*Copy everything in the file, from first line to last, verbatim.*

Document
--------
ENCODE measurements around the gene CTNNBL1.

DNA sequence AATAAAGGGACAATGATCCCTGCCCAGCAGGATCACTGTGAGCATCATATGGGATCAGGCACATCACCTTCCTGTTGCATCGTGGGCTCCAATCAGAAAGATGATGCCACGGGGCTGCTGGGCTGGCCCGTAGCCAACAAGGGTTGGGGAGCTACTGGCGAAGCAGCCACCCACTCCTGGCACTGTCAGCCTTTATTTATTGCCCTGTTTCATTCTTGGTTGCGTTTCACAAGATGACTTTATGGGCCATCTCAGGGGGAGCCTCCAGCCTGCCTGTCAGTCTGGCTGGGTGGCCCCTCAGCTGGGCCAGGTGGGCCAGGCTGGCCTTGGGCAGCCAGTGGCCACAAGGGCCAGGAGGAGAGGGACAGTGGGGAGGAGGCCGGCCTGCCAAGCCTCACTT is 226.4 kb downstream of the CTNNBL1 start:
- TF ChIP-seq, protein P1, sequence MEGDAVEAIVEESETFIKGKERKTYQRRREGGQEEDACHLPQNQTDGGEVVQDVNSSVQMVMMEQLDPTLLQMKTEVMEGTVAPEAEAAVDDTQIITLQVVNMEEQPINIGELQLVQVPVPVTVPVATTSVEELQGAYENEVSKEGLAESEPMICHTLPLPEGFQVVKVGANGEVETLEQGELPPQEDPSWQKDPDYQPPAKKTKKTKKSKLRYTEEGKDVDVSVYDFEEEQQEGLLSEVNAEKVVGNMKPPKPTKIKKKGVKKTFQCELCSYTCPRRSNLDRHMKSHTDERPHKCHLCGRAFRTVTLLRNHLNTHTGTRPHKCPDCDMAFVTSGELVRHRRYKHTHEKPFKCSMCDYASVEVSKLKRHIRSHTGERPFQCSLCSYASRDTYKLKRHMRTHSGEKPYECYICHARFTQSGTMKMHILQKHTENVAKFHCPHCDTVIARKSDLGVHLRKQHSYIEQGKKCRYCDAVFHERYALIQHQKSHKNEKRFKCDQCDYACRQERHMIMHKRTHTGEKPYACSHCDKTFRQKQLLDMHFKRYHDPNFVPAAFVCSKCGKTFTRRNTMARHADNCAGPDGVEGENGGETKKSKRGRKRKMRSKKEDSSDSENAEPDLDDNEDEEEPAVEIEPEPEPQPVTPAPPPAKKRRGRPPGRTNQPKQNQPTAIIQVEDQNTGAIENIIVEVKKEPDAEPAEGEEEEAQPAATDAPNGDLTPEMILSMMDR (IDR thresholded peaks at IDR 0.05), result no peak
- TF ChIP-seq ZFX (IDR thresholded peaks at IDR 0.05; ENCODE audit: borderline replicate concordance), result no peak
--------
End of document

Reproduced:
ENCODE measurements around the gene CTNNBL1.

DNA sequence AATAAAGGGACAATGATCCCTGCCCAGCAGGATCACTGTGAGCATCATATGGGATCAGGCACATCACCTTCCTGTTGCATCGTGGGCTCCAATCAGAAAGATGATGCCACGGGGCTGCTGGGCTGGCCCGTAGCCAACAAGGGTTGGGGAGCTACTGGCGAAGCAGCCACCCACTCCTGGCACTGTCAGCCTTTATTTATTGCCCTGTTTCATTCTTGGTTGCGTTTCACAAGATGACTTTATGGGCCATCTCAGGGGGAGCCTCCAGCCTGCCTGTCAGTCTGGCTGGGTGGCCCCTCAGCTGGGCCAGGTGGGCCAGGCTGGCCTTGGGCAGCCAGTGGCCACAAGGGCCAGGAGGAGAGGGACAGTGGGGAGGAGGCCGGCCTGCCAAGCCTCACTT is 226.4 kb downstream of the CTNNBL1 start:
- TF ChIP-seq, protein P1, sequence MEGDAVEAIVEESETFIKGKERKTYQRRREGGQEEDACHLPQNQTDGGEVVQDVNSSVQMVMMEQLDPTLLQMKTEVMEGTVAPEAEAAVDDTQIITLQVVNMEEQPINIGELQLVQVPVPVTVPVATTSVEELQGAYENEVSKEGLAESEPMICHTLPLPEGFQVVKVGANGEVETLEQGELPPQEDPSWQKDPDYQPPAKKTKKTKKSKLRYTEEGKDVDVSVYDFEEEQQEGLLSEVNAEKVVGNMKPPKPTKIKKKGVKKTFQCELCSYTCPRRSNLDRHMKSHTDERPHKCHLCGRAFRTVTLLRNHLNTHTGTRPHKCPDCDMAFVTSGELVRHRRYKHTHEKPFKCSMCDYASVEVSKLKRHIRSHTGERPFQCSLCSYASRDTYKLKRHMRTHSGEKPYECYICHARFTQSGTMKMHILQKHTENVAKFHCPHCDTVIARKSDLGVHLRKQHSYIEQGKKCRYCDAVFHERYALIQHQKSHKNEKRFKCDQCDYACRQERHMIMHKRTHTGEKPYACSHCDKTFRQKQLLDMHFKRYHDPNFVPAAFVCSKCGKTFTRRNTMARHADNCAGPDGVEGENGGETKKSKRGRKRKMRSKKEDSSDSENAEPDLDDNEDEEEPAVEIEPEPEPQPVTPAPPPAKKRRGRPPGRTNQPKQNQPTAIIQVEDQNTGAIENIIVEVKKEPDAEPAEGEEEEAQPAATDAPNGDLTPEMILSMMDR (IDR thresholded peaks at IDR 0.05), result no peak
- TF ChIP-seq ZFX (IDR thresholded peaks at IDR 0.05; ENCODE audit: borderline replicate concordance), result no peak